You’ve heard it before, “I have no time to teach this fluffy stuff.” Is game time in class wasted time? Students will tell you they learn best when instruction is “fun,” but many educators still feel that games take up too much valuable instructional time and require too much planning and effort.
Research in possibilities for learning through games goes back to the 1990s. Researcher James Gee was among the first to write about the possibilities for games as interactive texts for engagement. Scholars have since built on Gee’s work, discussing games as cultural artifacts. Some of this work also considers the design and digital-based processes of game navigating and world building as potential avenues for learning.
Still, there exist many negative stigmas about game-based learning: not rigorous enough, not a reflection of the real world, cause behavior problems, too time-consuming, too “fluffy,” not standards-aligned, the list goes on. However, we believe the opposite is true, and games may actually also help students build the 21st-century skills today’s middle schoolers need, particularly after disrupted learning during the pandemic.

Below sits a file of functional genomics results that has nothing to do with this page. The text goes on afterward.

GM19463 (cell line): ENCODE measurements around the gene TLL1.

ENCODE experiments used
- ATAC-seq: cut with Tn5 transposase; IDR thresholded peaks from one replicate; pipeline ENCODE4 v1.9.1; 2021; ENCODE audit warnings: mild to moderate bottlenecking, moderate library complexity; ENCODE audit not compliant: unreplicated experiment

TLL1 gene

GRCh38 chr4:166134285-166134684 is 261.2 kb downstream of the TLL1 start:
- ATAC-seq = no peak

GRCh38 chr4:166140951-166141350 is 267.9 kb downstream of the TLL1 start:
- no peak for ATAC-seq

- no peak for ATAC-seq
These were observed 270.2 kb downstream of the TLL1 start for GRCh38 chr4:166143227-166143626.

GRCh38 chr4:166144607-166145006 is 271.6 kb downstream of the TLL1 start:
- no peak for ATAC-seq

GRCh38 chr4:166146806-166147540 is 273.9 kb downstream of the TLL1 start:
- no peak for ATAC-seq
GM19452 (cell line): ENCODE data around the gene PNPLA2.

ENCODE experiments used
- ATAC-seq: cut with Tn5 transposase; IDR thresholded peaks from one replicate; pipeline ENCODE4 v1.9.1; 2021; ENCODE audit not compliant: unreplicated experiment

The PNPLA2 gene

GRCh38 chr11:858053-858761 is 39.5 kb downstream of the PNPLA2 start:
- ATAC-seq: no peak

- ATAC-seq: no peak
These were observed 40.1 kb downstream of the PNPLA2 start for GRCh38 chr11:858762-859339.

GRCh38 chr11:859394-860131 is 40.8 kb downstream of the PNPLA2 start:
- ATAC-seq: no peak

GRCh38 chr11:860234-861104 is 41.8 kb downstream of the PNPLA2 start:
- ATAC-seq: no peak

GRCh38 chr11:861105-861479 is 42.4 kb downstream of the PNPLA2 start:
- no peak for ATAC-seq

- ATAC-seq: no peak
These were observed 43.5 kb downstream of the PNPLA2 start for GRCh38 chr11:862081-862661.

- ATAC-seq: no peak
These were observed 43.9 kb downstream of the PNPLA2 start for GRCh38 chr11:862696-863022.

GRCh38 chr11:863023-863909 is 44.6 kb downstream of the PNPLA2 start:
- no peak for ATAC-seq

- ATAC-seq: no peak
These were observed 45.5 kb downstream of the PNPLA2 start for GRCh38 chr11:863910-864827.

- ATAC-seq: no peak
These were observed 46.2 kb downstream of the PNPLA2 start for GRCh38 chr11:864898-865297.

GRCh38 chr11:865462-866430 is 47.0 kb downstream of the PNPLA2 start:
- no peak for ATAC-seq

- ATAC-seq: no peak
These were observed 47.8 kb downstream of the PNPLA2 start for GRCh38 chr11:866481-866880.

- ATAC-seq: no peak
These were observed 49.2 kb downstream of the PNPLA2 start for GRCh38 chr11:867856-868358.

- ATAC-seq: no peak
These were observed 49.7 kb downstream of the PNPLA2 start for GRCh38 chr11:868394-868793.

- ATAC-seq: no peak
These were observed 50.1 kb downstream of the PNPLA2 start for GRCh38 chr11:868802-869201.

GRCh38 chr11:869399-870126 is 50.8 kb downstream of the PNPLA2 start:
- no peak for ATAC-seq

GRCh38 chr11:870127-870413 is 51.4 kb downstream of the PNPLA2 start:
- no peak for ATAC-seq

Not convinced? Here we try to debunk 10 common myths about game-based learning.
Note, author names are used throughout when providing examples of strategies we use in our own classrooms. For additional examples, check out our Padlet of curated resources.
Myth #1: Games are a waste of class time.
Games do not need to occur in isolation or during time that is “set aside.” For instance, incorporating a gamified element into a bell ringer, brief group activity, or exit ticket can allow students to demonstrate knowledge in an engaging environment. An activity as basic as having a “gallery walk” during which students look at and give feedback for another student’s work is also a gamifying element.